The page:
Different populations of bald eagles show different migratory behavior, depending on where they live. For instance, some populations, such as those from Yellowstone, only move locally to areas with greater food availability and many southern populations do not migrate at all. Birds from Canadian populations often travel south to the United States during the winter, birds from the Great Lakes area may move toward the Atlantic coast, down to the Chesapeake Bay and birds from northeastern United States and Canada may move south and inland, toward the Appalachian Mountains. When they migrate, bald eagles usually go to areas with plenty of food, especially areas with open water for hunting. While migrating, many birds use mountain ranges and rivers for navigation; the Mississippi River in particular is a major migratory corridor. Immature birds have much more erratic migratory paths and patterns. Migrating birds usually begin traveling in the late morning and go back to roosting before dark. Birds from the upper Midwest may travel anywhere from 6 to 151 days to reach their summer range and 15 to 77 days to reach their wintering range. As soon as the weather is clear enough, birds return to their nesting sites. (Alderfer, 2006; Buehler, 2000; Crossley, 2011; Mandernack, et al., 2012; McClelland, et al., 1994; Millsap, et al., 2004; Sibley, 2003)
Bald eagles are often solitary, although they pair bond during the nesting season. However, groups of bald eagles may be seen in areas where there is ample food and they may roost in large groups of up to 400 individuals. Their wings are powerful, although bald eagles often choose to soar using slow, heavy wing beats, which allow them to travel far distances. When walking, bald eagles are somewhat awkward, rocking their bodies as they move. A general time budget among bald eagles includes the percentage of time resting (91%), drinking (2.6%), scavenging (2.3%) and pirating food from others (1.8%). Generally, these birds are less active during the winter, or when winds are high, likewise, they gather less food when it is raining. During the breeding season, bald eagles become territorial; vocalizing or chasing other birds. (Alderfer, 2006; Buehler, 2000; Crossley, 2011; Elliott, et al., 2006; Keister Jr, et al., 1985; Sibley, 2003)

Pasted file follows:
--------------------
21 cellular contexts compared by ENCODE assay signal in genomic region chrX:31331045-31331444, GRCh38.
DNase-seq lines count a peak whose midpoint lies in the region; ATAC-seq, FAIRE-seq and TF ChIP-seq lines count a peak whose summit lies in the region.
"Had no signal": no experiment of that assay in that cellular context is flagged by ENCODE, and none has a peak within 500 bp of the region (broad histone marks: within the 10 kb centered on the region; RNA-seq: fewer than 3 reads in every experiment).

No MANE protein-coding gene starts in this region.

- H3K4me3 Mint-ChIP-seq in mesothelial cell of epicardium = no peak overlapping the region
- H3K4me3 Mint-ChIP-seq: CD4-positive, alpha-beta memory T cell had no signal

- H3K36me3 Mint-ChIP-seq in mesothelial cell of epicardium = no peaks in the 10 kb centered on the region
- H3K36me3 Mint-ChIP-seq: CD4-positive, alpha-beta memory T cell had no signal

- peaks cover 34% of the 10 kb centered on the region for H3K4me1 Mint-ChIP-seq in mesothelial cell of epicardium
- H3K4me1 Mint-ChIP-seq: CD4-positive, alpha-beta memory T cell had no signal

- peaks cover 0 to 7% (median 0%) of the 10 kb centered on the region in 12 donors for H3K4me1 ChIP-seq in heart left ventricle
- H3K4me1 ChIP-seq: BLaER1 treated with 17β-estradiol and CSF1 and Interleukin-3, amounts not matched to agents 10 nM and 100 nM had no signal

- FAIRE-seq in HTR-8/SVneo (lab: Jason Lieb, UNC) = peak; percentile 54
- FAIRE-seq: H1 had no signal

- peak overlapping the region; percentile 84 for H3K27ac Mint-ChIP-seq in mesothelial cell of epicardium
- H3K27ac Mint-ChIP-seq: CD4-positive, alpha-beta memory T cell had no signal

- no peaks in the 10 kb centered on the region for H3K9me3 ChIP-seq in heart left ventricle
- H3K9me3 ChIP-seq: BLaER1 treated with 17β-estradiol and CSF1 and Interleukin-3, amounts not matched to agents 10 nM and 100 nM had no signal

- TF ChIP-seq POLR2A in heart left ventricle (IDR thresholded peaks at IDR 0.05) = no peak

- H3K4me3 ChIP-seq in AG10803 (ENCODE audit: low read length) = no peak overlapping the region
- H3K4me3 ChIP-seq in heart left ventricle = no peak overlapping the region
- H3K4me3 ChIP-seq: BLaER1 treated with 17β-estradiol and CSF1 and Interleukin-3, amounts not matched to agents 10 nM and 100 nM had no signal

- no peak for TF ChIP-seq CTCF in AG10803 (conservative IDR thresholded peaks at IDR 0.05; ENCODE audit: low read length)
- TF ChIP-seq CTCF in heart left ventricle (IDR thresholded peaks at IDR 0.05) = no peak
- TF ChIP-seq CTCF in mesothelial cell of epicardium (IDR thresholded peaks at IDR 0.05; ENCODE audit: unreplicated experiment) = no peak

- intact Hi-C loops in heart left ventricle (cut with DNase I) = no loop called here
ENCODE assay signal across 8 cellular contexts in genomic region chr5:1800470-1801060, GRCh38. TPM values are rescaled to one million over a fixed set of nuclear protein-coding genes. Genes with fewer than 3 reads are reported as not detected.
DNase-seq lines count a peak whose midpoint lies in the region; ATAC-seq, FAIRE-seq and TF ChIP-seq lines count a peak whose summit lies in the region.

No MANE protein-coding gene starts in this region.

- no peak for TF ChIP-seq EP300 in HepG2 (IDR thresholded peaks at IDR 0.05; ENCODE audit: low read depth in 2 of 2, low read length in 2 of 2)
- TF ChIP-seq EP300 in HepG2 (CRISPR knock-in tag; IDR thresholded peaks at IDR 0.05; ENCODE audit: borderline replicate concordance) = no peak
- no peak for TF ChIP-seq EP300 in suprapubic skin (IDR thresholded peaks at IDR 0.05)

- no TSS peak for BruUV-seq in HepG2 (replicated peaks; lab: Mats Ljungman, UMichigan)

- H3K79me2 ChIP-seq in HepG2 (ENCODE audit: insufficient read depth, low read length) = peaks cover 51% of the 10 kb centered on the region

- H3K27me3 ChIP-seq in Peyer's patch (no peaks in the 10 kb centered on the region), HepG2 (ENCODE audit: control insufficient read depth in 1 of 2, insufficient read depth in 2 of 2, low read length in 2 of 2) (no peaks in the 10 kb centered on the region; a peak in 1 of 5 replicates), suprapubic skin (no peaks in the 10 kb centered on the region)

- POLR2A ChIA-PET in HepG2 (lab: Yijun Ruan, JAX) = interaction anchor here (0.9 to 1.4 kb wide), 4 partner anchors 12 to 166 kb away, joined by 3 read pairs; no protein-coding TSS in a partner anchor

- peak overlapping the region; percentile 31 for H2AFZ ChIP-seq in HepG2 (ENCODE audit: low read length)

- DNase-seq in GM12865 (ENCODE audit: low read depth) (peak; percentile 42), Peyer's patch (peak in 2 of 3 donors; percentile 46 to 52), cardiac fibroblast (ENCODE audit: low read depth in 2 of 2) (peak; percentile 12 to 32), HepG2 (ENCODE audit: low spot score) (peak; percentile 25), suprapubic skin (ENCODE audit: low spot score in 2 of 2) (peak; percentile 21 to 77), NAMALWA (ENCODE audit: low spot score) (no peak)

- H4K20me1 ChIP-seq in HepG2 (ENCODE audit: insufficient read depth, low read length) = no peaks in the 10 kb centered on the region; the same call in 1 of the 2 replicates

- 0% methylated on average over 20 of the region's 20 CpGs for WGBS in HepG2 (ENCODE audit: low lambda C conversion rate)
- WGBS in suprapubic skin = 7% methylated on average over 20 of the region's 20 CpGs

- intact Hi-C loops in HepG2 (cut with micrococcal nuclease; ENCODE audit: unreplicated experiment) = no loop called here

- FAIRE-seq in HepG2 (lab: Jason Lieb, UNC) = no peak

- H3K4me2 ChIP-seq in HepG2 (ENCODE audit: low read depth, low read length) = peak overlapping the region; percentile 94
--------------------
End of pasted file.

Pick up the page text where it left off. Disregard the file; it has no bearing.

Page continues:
Their home range sizes may vary. For instance, populations in Oregon and Washington have home ranges of 6 to 47 km2, with an average of 22 km2; however, a population in Alaska has a territory radius of 0.5 km2, this is believed to be the lower limit for the species. On average, their home range size is believed to be 1 to 2 km2 and does not appear to change between breeding and non-breeding seasons. (Garrett, et al., 1993; Travsky and Beauvais, 2004)
Although they are large, powerful birds, bald eagles actually make weak, high pitched, thin vocalizations including chirps, whistles and harsh chatters. These birds have 3 main types of calls, a chatter, which sounds like ‘kwit, kwit, kwit, kwit, kee-kee-kee-kee-ker’, a wail and a peal, which is a long, high-pitched cry. When they feel threatened, bald eagles may vocalize or give visual displays such as head motions, wing motions and crouching. Breeding pairs vocalize to each other when returning to their nest and have tremendous flying displays. Their eyes are large and forward facing, giving them good binocular vision. While their sense of smell may not be very good, they avoid bad tasting food items. (Alderfer, 2006; Beletsky, 2006; Buehler, 2000; Burnie and Wilson, 2001; Gill, 2007; Hansen, 1986; Kaufman, 2000; Sibley, 2003)